Loongson to Double Thread Count on Next-Gen 3A6000 CPUs

(Image credit: Loongson)

Chinese chipmaker Loongson's next-generation 3A6000-series CPUs will feature simultaneous multithreading support, the latest Linux 6.5 patches that the company submitted (via Phoronix). The addition of SMT will double the number of threads these chips will process simultaneously.

Loongson's SMT implementation in its next-generation 3A6000-series processors is similar to AMD's and Intel's and enables one physical CPU core to process two threads at the same time. Therefore, the company's quad-core 3A6000 processor for client PCs will be able to process eight threads simultaneously. Meanwhile, Loongson's datacenter grade 32-core 3D6000 CPU will be able to process 64 threads at once. 

"Loongson-3A6000 has SMT (Simultaneous Multi-Threading) support, each physical core has two logical cores (threads)," Loongson's description of the technology reads. "This patch adds SMT probe and scheduler support via ACPI PPTT."

(Image credit: EET-China)

In addition to enabling SMT, Loongson's patch also enables support for 128-bit vector processing extension instructions (LSX) and 256-bit advanced vector processing extension instructions (LASX) for the new CPUs. While both LSX and LASX are parts of the LoongArch microarchitecture that powers existing 3A5000-series processors, it is unclear whether they were ever enabled and if they were, what performance benefits did they bring.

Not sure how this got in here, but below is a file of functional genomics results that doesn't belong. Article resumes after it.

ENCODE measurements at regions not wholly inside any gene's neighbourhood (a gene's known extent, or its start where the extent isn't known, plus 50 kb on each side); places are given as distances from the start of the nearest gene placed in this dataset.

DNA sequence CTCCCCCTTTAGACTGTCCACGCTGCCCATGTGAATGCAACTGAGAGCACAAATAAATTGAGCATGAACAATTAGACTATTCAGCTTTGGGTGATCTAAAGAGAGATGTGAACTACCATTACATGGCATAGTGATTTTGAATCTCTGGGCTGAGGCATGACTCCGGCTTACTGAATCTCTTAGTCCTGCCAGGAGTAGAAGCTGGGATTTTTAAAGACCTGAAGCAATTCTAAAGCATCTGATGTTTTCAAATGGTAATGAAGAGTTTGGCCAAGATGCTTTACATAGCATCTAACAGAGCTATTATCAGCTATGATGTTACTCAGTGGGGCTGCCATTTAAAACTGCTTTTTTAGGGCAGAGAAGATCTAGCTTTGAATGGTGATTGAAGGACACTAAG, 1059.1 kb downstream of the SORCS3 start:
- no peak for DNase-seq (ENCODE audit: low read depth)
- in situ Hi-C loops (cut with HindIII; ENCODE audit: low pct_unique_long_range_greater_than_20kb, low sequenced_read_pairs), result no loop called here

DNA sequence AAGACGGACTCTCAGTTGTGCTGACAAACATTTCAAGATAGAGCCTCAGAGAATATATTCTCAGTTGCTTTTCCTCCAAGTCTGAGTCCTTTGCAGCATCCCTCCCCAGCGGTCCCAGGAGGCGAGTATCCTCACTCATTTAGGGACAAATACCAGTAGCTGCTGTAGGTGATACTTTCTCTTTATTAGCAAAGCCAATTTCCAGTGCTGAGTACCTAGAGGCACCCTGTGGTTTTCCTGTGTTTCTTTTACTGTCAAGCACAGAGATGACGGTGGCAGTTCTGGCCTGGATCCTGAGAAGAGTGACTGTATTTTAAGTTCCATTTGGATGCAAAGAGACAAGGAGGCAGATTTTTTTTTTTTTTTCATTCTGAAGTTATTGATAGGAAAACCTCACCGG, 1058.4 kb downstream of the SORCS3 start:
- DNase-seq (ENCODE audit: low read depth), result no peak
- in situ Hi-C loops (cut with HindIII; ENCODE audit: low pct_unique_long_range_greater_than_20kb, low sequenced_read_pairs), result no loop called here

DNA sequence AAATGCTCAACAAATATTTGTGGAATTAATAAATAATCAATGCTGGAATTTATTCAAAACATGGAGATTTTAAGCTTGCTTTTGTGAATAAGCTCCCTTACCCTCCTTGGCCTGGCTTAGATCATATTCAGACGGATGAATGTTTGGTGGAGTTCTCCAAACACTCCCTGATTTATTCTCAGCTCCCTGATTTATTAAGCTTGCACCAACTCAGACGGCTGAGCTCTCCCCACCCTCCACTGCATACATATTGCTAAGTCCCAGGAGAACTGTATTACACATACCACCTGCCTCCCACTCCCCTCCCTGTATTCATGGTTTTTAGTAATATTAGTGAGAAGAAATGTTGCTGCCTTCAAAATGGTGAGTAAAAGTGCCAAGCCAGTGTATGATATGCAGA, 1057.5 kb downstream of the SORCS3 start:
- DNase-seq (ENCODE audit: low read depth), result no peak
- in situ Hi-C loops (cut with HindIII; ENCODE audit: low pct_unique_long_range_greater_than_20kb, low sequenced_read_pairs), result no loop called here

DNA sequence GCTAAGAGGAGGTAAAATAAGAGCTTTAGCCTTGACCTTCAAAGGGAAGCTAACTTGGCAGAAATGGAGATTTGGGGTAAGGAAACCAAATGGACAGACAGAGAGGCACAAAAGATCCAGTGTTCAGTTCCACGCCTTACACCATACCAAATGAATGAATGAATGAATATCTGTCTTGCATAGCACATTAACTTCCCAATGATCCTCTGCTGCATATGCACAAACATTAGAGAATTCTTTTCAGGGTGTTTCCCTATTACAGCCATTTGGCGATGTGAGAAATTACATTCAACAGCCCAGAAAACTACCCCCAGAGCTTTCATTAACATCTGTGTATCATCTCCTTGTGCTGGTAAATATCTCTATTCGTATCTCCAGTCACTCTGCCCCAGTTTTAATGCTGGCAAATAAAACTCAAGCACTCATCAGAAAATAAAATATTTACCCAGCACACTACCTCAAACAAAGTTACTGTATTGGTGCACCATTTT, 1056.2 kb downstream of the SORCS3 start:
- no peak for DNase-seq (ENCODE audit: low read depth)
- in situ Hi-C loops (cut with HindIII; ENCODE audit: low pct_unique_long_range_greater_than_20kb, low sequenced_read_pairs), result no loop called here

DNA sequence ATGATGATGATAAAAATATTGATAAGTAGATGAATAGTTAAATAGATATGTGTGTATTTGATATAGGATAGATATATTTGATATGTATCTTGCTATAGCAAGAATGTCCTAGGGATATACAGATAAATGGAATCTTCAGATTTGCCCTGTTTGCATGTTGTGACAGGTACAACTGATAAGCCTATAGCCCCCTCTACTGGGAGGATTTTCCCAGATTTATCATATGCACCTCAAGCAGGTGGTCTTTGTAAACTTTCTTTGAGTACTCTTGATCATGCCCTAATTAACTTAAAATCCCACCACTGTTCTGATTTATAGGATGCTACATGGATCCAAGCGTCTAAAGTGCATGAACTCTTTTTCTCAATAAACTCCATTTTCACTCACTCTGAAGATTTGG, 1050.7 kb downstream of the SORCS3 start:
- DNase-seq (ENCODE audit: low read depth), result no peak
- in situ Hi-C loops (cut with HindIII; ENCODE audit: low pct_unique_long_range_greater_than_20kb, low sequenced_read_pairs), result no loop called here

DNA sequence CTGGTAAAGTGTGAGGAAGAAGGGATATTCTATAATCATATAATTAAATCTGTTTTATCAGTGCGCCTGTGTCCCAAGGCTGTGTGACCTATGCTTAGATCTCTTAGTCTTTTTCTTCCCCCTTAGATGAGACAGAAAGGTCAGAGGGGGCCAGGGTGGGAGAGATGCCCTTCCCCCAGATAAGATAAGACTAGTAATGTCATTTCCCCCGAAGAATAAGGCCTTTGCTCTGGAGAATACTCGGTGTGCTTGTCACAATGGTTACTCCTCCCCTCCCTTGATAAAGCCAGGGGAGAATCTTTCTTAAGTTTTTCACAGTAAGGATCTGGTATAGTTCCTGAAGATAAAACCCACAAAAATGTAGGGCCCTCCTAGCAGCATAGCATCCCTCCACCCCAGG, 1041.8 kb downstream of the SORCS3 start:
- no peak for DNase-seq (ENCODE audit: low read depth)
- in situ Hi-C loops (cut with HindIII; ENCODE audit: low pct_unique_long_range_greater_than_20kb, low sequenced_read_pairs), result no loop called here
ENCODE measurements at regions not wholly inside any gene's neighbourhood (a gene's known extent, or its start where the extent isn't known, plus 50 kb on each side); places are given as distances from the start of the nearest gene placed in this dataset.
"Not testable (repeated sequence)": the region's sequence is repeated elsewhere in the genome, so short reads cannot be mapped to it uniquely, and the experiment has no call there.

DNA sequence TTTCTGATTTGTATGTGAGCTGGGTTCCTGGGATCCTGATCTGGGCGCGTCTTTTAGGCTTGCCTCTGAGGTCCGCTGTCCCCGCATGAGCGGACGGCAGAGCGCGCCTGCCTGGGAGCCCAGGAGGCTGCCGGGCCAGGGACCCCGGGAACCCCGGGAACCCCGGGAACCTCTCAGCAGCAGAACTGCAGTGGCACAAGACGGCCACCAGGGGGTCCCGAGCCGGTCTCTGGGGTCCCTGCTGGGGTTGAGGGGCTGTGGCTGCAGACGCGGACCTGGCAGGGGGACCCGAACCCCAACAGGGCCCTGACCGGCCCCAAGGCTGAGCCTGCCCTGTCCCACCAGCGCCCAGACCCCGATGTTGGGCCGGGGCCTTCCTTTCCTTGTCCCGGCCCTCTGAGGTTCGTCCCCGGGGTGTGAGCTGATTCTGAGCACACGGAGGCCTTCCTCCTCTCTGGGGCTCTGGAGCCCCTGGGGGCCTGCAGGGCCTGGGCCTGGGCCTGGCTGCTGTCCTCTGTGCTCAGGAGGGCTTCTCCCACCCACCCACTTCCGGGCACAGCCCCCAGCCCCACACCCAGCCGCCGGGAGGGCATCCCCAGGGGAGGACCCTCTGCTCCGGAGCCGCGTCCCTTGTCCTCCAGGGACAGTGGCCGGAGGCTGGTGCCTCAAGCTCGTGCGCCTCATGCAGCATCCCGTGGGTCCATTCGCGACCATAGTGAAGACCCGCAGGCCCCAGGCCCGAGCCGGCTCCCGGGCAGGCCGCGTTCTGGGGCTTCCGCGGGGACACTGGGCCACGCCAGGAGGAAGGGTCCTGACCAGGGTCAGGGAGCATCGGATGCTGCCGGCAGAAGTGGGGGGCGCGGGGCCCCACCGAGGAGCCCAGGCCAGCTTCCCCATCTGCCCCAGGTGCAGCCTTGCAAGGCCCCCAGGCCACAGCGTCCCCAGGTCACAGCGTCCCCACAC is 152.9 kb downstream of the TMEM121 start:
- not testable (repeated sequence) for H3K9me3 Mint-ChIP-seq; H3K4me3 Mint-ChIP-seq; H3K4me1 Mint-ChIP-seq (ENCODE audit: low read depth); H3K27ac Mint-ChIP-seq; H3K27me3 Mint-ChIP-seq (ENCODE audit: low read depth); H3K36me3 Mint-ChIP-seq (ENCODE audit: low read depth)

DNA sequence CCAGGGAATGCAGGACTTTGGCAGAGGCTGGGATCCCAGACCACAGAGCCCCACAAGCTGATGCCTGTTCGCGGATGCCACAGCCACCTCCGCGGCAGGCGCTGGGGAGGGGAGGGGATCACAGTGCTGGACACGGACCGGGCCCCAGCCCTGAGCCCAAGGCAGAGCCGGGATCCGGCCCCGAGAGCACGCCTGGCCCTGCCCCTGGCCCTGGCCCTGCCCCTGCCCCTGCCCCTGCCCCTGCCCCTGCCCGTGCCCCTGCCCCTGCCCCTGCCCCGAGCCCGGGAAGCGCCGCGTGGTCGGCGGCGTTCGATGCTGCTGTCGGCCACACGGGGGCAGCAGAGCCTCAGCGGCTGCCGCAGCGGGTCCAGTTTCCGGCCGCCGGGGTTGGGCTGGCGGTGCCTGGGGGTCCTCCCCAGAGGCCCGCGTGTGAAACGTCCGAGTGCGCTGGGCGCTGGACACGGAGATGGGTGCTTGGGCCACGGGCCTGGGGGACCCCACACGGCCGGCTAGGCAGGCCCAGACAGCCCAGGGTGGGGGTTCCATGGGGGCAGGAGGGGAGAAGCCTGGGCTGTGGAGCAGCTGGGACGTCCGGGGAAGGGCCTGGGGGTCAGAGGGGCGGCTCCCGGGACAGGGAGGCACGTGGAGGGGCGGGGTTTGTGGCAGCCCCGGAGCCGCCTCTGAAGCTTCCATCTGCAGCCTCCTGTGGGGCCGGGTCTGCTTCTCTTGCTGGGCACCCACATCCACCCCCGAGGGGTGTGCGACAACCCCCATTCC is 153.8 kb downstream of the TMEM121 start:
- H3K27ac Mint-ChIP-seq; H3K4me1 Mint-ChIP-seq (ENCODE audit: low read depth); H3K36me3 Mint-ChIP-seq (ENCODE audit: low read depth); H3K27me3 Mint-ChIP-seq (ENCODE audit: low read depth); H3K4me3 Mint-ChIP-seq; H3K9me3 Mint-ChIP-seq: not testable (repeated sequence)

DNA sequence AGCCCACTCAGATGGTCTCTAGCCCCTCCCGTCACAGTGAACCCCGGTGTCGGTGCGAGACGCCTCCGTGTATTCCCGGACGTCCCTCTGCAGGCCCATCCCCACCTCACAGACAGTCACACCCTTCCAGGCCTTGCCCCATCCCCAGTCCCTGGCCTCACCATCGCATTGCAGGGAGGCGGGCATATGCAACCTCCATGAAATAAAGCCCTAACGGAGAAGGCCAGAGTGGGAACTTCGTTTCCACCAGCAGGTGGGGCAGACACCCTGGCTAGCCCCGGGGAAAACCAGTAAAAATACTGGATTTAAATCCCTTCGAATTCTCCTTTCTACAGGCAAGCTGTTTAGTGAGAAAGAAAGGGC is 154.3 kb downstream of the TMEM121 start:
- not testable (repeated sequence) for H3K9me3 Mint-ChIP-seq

Loongson anticipates that its forthcoming LoongArch 6000-based CPUs will equal AMD's Zen 3 in terms of instructions per clock (IPC), potentially positioning Loongson as a competitor against top-tier processor manufacturers. Matching IPC performance AMD's Zen 3 is a big achievement for Loongson as its existing CPUs lag behind those from AMD and Intel. 

But IPC alone does not guarantee success and make 3A6000/3C6000/3D6000 processors competitive against respective AMD Ryzen 5000-series and AMD 3rd Gen EPYC parts even with similar core counts. Factors such as clock speed and other platform features like the memory subsystem will significantly influence the final performance. We'll have to wait to see the chips when they emerge in the wild to suss out those details. 

Anton Shilov
Freelance News Writer

Anton Shilov is a Freelance News Writer at Tom’s Hardware US. Over the past couple of decades, he has covered everything from CPUs and GPUs to supercomputers and from modern process technologies and latest fab tools to high-tech industry trends.